The Brothers and Sisters Learn to Write: Popular Literacies in Childhood and School Cultures

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Teachers College Press, 2003 - Language Arts & Disciplines - 256 pages
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Building on her groundbreaking work in Writing Superheroes, Anne Dyson traces the influence of a wide-ranging set of "textual toys" from children's lives:church and hip-hop songs, rap music, movies, TV, traditional jump-rope rhymes, the words of professional sports announcers and radio deejays, upon school learning and writing. Wonderfully rich portraits of five African American first-graders demonstrate how children's imaginative use of wider cultural symbols enriches their school learning. Featuring lively and engaging vignettes of children who are often left behind by our educational system, this book shows that children bring a rich folk culture to school and demonstrates how they "remix" their cultural references to accommodate school tasks like writing, and provides concrete examples of how children's cultural literacy practices translate into classroom practices and, in turn, into practices of academic success.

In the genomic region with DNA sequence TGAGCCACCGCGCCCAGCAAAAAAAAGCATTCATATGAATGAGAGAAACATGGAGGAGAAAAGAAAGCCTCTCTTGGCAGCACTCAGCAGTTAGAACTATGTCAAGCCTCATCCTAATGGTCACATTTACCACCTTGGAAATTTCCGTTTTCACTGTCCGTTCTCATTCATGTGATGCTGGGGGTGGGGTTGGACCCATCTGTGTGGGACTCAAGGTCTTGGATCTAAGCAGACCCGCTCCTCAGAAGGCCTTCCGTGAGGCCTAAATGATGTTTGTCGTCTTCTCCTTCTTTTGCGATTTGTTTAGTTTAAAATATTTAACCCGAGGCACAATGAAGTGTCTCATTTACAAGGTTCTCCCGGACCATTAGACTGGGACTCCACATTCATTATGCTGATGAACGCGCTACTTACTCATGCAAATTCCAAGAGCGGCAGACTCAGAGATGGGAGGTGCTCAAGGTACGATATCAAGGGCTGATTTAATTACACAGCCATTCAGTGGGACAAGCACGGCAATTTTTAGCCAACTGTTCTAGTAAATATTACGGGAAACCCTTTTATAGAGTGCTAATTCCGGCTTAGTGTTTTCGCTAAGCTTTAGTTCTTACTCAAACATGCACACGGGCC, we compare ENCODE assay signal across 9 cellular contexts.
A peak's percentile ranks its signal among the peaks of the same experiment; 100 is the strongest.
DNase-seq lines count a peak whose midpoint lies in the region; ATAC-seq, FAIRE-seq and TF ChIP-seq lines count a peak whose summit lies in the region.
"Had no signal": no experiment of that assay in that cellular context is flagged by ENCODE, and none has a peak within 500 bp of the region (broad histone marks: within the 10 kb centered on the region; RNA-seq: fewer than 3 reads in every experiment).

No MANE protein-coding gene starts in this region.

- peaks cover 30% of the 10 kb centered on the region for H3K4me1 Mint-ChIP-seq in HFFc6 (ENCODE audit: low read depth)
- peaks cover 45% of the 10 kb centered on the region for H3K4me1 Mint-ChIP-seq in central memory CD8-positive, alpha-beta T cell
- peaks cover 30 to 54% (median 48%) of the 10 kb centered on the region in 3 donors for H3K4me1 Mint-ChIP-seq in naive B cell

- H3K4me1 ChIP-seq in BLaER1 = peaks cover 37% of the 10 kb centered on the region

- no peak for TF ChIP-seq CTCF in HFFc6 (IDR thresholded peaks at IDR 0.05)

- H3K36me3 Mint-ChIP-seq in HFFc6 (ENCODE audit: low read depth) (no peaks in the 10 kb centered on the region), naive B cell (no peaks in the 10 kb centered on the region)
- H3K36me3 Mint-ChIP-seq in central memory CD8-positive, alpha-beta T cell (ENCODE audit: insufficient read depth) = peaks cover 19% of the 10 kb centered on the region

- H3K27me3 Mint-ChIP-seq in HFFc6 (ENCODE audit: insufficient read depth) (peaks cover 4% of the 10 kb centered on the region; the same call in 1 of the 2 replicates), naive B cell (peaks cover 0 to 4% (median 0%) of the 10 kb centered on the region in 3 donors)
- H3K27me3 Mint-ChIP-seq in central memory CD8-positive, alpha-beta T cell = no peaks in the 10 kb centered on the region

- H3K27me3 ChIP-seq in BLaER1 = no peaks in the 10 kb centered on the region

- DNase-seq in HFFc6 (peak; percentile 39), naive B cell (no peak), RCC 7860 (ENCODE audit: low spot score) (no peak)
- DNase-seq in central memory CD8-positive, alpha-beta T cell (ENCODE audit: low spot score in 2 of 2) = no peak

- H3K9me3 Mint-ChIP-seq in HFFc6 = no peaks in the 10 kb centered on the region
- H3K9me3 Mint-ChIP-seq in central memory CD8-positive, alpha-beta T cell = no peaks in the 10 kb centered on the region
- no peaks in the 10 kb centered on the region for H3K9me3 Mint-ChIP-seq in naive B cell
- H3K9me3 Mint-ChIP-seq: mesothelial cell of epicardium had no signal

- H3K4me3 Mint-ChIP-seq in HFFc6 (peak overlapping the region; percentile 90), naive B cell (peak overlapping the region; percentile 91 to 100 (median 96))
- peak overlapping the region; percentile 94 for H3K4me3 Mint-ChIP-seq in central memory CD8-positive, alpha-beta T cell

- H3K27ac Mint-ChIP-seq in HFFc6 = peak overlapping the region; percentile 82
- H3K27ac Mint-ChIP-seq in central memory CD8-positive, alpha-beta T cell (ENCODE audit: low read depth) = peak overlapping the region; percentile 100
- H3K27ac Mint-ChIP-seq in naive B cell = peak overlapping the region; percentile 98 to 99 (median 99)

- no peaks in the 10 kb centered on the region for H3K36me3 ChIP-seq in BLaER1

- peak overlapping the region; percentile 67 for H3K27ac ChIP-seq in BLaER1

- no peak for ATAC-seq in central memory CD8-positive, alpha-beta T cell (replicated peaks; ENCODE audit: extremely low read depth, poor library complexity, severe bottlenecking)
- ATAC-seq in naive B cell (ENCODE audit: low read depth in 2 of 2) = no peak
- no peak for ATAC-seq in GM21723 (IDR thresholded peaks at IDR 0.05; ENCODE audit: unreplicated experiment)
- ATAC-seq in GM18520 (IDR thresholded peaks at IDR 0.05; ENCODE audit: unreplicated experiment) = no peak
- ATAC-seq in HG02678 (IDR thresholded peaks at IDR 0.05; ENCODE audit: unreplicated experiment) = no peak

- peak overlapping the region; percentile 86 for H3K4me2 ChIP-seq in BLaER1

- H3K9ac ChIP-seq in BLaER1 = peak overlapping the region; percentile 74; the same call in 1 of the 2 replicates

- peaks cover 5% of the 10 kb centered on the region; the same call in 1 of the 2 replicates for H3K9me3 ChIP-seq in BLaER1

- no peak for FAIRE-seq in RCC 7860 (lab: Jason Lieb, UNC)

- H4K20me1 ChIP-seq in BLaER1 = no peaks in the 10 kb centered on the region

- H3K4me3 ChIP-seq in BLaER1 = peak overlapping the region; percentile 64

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Contents

Mapping the Cultural Landscape of a Contemporary Childhood
28
Marcel and the Textual Mediation
78
Noahs Textual Ark
109
Denises Musical Voices
137
A Writing Development Remix
169
Youve Got to Grow
192
Opening Up Childrens Worlds
207
Conventions Used in Transcripts
217
Glossary
223
Media Bibliography
239
Index
245
About the Author
256
Copyright

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About the author (2003)

Dyson is Professor of Education in Language and Literacy in the Graduate School of Education, University of California-Berkeley.

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